Another aspect of viewing phase shift as group delay is that it is independent of frequency : consider that 100 degrees at 20Hz and 1000 degrees at 200Hz are an identical group delay.

Also notice the caveat about the same amplitude above : if two 200Hz signals arrive 180 degrees apart, but one is 10dB lower in amplitude (carries 10% of the power) cancellation occurs, but the sum has 90% of the overall power thus causing a 1dB change in amplitude : few listeners will notice. So beyond 10dB attenuation, it becomes less important to worry about phase shift.

EDIT: The fact is, you have massive delays in your passband, not just beyond your -10dB point, amounting to about 2 full cycles at 60Hz, and as Horta comments, this could be quite clearly audible in some environments. I'd want to see that plotted as group delay vs frequency. If it's relatively constant, I'd consider delaying the main channel by the same amount. (easy if the signal source is digital, not so easy if it's an analog AM or FM car radio).

Alternatively I'd start looking at linear phase filters - there's been a lot of work done on matching phase between LPF and HPF filters (such as Linkwitz-Riley for loudspeaker crossovers) which would seem to be applicable for your case. If you can use these up to say -15dB or -20dB attenuation you can safely add a filter that does anything you want (Cauer, etc) above that point.

EDIT2 : splitting the filters looks like a good idea. If you apply the 20Hz HPF filter to the entire audio band, and its group delay is constant at 15ms across the entire spectrum, that amounts to pressing "Play" 15ms later ... inaudible, and a very different situation from delaying part of the spectrum.

I recommend building it with the flexibility to try both configurations, and testing to see if you can hear the difference. You can do that with normal amplification if the Class D amp isn't ready yet.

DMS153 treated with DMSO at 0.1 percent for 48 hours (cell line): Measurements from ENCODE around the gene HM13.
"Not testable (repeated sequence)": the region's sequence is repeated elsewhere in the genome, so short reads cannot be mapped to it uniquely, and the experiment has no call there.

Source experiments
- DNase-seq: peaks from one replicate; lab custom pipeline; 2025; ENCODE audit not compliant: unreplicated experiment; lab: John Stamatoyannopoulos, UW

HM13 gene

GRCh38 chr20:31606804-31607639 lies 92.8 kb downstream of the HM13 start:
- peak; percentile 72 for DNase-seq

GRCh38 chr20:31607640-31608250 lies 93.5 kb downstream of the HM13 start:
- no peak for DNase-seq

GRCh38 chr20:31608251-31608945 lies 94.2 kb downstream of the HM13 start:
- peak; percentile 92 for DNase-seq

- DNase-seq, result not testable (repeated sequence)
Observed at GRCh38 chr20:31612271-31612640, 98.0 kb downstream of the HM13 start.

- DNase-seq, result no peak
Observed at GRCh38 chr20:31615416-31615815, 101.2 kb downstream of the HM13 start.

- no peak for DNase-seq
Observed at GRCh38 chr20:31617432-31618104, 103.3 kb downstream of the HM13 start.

• \$\begingroup\$ How do you get out these numbers? When you say a 200kHz signal with 360°phase shift, the delay is 5ms. Shouldn't it be 1/200k = 5us? \$\endgroup\$
    – Golaž
    Feb 18, 2015 at 12:19
  • \$\begingroup\$ 200kHz? Question said 200Hz. oops, fixed thanks! \$\endgroup\$
    – user16324
    Feb 18, 2015 at 12:25
  • \$\begingroup\$ In your anwser you say: "for example a 360 degree phase shift on a 200kHz signal is 5 ms (1 full cycle)". \$\endgroup\$
    – Golaž
    Feb 18, 2015 at 12:26
  • \$\begingroup\$ So, if all of the signal from 20Hz to 400Hz are above 10dB atttenuation and the group delay is more or less the same (maybe 1ms of difference) across the frequency range, there is no need to worry, since all of the signal will be delayed by the same amount? \$\endgroup\$
    – Golaž
    Feb 18, 2015 at 12:34
  • \$\begingroup\$ I don't know. The fact is you have massive delays in your passband, not just beyond your -10dB point, amounting to about 2 full cycles at 60Hz. ... editing. \$\endgroup\$
    – user16324
    Feb 18, 2015 at 12:43

One way to get phase to behave in an active 3 way audio filter is to feed the sound input into a high pass (for the tweeter amp) and also feed the original sound input into a low pass filter for the woofer amp. The midrange signal is then obtained by subtraction (in an op-amp) of both the HPF and LPF from the original sound input. This preserves the phase relations between the midrange and both the woofer and tweeter. The phase relation between tweeter and woofer is irrelevant since the two frequency bands are far apart.